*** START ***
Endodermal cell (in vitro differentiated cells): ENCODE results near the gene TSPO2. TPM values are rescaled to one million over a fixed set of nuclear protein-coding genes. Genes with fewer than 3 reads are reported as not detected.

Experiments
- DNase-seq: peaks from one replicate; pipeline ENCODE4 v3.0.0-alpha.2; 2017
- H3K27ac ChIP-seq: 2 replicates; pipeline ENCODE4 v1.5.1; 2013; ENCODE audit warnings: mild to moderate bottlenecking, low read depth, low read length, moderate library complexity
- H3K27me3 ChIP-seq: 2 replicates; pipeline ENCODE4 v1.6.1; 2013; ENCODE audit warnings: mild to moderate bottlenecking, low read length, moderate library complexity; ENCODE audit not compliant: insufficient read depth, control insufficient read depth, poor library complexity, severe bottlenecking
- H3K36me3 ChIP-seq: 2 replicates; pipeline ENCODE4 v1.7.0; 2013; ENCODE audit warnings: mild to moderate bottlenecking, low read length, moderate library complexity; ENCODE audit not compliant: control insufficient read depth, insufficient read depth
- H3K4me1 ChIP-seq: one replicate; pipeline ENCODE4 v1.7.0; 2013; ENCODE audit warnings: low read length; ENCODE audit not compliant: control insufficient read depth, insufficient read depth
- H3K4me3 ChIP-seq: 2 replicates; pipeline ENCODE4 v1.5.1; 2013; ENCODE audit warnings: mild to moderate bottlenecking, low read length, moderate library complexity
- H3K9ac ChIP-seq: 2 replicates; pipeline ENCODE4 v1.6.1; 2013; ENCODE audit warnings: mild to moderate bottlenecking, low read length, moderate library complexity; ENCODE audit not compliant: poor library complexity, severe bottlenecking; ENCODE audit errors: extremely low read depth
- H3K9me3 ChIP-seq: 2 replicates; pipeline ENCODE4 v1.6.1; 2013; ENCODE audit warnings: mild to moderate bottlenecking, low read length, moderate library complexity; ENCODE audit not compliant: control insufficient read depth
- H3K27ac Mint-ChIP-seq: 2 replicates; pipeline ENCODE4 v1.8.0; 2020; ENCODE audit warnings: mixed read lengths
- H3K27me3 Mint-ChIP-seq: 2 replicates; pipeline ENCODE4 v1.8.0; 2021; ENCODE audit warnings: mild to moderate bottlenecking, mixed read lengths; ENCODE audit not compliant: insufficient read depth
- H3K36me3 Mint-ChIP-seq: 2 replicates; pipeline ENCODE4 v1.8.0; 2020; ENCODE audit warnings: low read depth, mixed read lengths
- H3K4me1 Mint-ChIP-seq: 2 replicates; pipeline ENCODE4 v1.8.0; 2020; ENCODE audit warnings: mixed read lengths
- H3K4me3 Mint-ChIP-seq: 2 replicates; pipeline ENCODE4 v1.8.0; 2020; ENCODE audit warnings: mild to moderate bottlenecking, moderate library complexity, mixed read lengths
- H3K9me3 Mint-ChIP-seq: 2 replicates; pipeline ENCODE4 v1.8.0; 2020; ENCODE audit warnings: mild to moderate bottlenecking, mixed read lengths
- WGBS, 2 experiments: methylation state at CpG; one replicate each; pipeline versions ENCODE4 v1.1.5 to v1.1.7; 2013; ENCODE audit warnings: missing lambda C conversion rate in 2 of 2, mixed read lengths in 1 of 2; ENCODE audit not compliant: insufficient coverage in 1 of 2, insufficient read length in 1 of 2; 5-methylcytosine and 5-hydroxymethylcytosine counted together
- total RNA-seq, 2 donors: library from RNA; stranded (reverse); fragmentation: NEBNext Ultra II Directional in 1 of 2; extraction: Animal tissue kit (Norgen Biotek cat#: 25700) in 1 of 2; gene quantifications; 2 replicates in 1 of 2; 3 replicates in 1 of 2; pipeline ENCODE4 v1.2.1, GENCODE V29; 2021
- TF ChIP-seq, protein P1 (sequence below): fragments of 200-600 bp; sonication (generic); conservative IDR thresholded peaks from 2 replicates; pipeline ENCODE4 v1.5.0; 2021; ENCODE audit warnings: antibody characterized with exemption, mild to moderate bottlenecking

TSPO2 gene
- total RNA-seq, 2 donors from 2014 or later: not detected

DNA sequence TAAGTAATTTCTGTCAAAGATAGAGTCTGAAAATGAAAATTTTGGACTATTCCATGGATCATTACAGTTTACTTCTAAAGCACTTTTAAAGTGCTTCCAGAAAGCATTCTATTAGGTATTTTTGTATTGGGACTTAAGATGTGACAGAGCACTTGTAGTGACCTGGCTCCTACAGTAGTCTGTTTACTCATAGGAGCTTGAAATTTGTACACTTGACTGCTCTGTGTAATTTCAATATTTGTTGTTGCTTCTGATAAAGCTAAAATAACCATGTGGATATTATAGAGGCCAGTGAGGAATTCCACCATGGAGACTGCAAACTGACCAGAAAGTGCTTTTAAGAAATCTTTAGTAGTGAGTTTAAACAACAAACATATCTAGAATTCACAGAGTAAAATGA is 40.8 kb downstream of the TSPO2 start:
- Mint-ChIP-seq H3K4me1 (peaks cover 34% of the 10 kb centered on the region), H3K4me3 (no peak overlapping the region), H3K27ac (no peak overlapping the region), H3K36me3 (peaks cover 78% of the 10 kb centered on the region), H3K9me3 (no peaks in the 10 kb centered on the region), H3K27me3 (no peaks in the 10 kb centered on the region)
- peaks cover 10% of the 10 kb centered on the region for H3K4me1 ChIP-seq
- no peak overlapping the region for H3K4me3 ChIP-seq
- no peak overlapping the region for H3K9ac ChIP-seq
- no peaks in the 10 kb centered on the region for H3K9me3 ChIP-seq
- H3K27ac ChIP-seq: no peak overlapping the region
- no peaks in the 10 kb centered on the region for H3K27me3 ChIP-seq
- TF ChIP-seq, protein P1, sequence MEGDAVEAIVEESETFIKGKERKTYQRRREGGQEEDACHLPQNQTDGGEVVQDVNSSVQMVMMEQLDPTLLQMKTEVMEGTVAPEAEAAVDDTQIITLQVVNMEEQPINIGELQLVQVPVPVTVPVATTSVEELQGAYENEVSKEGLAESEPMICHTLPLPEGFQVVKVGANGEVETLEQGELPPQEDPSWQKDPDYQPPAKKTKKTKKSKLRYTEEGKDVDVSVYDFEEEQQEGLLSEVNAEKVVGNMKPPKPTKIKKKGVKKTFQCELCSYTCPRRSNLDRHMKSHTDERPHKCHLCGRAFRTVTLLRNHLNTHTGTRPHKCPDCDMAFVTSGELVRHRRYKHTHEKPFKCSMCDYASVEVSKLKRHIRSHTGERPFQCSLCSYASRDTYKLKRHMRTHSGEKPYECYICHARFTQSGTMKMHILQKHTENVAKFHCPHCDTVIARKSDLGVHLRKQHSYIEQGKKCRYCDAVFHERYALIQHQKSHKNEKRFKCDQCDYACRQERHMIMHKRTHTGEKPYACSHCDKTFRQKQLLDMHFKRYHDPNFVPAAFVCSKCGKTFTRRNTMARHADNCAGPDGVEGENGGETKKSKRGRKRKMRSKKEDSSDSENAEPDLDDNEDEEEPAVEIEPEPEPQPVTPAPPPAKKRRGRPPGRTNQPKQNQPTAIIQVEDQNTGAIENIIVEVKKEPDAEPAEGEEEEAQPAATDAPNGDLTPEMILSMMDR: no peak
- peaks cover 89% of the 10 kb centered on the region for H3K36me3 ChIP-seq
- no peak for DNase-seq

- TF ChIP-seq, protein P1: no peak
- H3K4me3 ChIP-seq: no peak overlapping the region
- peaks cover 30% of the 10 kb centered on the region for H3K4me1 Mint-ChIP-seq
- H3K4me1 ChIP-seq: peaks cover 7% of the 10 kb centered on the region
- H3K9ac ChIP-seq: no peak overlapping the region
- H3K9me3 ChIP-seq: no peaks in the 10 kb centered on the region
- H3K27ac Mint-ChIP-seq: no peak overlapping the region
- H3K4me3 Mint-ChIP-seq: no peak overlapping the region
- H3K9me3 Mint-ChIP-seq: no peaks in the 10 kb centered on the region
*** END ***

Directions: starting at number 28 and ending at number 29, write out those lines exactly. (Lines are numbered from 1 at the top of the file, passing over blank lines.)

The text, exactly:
- H3K27ac ChIP-seq: no peak overlapping the region
- no peaks in the 10 kb centered on the region for H3K27me3 ChIP-seq